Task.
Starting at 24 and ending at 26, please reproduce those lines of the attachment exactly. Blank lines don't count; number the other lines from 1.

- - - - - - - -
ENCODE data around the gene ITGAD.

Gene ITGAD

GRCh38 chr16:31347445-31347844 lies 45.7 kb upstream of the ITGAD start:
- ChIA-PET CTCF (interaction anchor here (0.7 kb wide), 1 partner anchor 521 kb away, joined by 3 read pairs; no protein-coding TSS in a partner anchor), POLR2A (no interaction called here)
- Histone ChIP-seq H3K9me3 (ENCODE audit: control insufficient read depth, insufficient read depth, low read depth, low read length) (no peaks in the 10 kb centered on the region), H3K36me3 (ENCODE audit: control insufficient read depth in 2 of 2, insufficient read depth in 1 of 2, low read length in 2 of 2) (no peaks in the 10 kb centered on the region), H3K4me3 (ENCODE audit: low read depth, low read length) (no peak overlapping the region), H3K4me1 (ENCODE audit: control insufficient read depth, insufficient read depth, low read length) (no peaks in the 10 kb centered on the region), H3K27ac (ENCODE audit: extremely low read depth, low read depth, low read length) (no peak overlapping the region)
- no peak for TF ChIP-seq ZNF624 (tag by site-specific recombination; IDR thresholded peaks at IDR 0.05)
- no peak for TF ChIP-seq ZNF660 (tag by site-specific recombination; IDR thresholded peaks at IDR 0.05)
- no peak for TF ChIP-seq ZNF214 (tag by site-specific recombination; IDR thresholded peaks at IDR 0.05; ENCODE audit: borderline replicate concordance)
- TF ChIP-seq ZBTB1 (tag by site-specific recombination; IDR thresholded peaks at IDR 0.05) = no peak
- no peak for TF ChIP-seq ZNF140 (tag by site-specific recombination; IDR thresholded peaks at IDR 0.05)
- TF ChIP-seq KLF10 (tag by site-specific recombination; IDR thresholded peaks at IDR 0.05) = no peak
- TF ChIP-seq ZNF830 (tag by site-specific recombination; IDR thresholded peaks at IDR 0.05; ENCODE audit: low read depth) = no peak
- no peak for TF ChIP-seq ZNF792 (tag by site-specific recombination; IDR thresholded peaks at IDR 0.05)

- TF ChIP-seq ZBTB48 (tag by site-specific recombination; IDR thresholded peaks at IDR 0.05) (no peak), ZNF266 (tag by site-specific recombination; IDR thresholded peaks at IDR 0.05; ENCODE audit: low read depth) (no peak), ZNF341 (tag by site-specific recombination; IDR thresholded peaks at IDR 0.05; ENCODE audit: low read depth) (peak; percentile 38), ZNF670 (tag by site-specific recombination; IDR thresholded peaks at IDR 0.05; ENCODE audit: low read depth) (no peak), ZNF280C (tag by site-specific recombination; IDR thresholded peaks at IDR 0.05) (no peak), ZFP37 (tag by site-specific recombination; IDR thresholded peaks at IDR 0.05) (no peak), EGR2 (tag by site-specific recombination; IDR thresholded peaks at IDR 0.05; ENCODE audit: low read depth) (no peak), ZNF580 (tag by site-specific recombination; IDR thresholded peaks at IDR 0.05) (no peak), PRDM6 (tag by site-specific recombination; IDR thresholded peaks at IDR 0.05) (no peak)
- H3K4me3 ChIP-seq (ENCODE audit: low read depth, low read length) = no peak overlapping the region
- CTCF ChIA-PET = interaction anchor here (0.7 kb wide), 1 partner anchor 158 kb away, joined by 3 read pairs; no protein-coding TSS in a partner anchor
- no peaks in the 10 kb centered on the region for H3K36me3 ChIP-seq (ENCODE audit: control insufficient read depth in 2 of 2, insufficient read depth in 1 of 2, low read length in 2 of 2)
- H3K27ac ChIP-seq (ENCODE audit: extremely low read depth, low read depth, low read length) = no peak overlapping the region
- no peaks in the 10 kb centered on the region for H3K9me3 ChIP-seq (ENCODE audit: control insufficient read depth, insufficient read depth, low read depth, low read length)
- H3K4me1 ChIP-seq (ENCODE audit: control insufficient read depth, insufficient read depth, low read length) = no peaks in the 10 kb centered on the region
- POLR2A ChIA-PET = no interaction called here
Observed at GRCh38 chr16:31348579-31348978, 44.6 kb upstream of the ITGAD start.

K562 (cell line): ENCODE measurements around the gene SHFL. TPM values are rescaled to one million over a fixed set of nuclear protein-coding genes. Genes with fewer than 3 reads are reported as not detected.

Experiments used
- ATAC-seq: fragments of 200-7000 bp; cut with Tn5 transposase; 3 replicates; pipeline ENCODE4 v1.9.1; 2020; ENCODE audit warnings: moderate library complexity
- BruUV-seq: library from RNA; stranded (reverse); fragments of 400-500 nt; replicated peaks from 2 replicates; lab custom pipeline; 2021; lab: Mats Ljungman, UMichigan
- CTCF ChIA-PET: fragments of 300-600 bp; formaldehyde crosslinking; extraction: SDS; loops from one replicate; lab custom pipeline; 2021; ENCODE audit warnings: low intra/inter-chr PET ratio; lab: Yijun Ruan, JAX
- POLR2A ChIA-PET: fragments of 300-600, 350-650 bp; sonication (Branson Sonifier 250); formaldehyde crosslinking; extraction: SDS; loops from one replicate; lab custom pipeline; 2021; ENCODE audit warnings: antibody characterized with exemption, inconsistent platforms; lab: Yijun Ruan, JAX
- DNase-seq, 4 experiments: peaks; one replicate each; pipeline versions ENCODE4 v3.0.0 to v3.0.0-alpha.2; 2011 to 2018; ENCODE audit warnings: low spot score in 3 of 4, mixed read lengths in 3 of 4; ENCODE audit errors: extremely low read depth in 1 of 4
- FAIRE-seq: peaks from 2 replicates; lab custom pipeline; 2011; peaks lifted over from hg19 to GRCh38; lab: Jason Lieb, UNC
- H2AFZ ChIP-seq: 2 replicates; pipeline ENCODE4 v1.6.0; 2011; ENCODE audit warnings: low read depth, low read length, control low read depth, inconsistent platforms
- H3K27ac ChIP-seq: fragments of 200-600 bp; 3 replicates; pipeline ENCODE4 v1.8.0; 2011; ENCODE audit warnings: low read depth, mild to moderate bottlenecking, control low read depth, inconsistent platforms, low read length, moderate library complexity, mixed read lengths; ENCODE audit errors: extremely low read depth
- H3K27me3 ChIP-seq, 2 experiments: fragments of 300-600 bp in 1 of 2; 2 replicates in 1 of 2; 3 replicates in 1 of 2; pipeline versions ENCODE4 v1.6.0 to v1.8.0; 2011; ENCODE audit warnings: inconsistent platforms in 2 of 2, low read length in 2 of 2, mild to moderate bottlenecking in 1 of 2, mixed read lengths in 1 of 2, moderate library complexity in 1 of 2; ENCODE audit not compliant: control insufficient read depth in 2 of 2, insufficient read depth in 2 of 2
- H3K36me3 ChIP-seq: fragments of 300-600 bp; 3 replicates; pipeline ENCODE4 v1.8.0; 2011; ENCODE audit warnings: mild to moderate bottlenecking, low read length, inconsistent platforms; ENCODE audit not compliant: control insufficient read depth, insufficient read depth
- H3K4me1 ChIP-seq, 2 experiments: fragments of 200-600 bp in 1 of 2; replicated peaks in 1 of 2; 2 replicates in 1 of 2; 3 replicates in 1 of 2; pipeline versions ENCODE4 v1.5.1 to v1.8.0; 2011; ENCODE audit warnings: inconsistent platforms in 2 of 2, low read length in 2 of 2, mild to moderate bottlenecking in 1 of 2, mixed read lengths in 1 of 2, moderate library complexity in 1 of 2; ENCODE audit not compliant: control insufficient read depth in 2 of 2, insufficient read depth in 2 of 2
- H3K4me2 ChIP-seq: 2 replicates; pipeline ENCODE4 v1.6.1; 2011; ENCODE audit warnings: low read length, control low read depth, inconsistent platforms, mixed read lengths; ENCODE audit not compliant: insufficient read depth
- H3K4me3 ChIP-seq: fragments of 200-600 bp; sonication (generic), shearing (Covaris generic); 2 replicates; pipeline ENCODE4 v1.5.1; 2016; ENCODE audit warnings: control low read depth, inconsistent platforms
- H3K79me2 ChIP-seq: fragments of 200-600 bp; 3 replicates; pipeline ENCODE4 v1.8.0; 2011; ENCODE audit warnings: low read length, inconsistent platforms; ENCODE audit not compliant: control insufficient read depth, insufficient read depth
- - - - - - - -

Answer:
Experiments used
- ATAC-seq: fragments of 200-7000 bp; cut with Tn5 transposase; 3 replicates; pipeline ENCODE4 v1.9.1; 2020; ENCODE audit warnings: moderate library complexity
- BruUV-seq: library from RNA; stranded (reverse); fragments of 400-500 nt; replicated peaks from 2 replicates; lab custom pipeline; 2021; lab: Mats Ljungman, UMichigan